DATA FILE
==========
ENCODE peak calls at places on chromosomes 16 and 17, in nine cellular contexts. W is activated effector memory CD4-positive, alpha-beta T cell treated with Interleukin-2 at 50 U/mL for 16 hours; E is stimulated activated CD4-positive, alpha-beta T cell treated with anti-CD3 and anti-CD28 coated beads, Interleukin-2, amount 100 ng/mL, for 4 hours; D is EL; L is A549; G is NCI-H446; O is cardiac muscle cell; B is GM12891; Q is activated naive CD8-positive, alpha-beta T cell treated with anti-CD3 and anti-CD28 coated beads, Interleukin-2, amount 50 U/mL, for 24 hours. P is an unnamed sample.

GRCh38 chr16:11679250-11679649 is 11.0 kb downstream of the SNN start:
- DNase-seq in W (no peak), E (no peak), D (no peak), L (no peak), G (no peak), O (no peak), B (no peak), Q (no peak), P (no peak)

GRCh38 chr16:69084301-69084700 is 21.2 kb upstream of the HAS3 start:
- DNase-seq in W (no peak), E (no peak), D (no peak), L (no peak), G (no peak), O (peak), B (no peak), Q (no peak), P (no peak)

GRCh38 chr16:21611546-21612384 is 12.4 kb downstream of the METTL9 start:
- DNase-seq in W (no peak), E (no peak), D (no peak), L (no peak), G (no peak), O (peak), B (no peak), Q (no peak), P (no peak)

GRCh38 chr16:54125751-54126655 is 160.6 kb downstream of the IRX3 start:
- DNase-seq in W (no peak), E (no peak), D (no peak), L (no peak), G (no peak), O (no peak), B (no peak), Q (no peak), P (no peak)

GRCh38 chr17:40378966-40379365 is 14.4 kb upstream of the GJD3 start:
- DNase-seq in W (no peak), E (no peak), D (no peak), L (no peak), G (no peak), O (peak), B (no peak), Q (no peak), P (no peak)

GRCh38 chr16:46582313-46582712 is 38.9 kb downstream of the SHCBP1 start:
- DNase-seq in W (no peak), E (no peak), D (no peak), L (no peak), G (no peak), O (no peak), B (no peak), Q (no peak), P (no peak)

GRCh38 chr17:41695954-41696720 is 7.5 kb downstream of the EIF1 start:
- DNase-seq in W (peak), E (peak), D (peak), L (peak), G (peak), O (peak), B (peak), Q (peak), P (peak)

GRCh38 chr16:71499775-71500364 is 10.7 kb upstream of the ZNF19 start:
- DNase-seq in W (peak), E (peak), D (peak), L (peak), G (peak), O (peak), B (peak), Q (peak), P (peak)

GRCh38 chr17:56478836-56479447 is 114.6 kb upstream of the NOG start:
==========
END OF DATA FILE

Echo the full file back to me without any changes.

ENCODE peak calls at places on chromosomes 16 and 17, in nine cellular contexts. W is activated effector memory CD4-positive, alpha-beta T cell treated with Interleukin-2 at 50 U/mL for 16 hours; E is stimulated activated CD4-positive, alpha-beta T cell treated with anti-CD3 and anti-CD28 coated beads, Interleukin-2, amount 100 ng/mL, for 4 hours; D is EL; L is A549; G is NCI-H446; O is cardiac muscle cell; B is GM12891; Q is activated naive CD8-positive, alpha-beta T cell treated with anti-CD3 and anti-CD28 coated beads, Interleukin-2, amount 50 U/mL, for 24 hours. P is an unnamed sample.

GRCh38 chr16:11679250-11679649 is 11.0 kb downstream of the SNN start:
- DNase-seq in W (no peak), E (no peak), D (no peak), L (no peak), G (no peak), O (no peak), B (no peak), Q (no peak), P (no peak)

GRCh38 chr16:69084301-69084700 is 21.2 kb upstream of the HAS3 start:
- DNase-seq in W (no peak), E (no peak), D (no peak), L (no peak), G (no peak), O (peak), B (no peak), Q (no peak), P (no peak)

GRCh38 chr16:21611546-21612384 is 12.4 kb downstream of the METTL9 start:
- DNase-seq in W (no peak), E (no peak), D (no peak), L (no peak), G (no peak), O (peak), B (no peak), Q (no peak), P (no peak)

GRCh38 chr16:54125751-54126655 is 160.6 kb downstream of the IRX3 start:
- DNase-seq in W (no peak), E (no peak), D (no peak), L (no peak), G (no peak), O (no peak), B (no peak), Q (no peak), P (no peak)

GRCh38 chr17:40378966-40379365 is 14.4 kb upstream of the GJD3 start:
- DNase-seq in W (no peak), E (no peak), D (no peak), L (no peak), G (no peak), O (peak), B (no peak), Q (no peak), P (no peak)

GRCh38 chr16:46582313-46582712 is 38.9 kb downstream of the SHCBP1 start:
- DNase-seq in W (no peak), E (no peak), D (no peak), L (no peak), G (no peak), O (no peak), B (no peak), Q (no peak), P (no peak)

GRCh38 chr17:41695954-41696720 is 7.5 kb downstream of the EIF1 start:
- DNase-seq in W (peak), E (peak), D (peak), L (peak), G (peak), O (peak), B (peak), Q (peak), P (peak)

GRCh38 chr16:71499775-71500364 is 10.7 kb upstream of the ZNF19 start:
- DNase-seq in W (peak), E (peak), D (peak), L (peak), G (peak), O (peak), B (peak), Q (peak), P (peak)

GRCh38 chr17:56478836-56479447 is 114.6 kb upstream of the NOG start: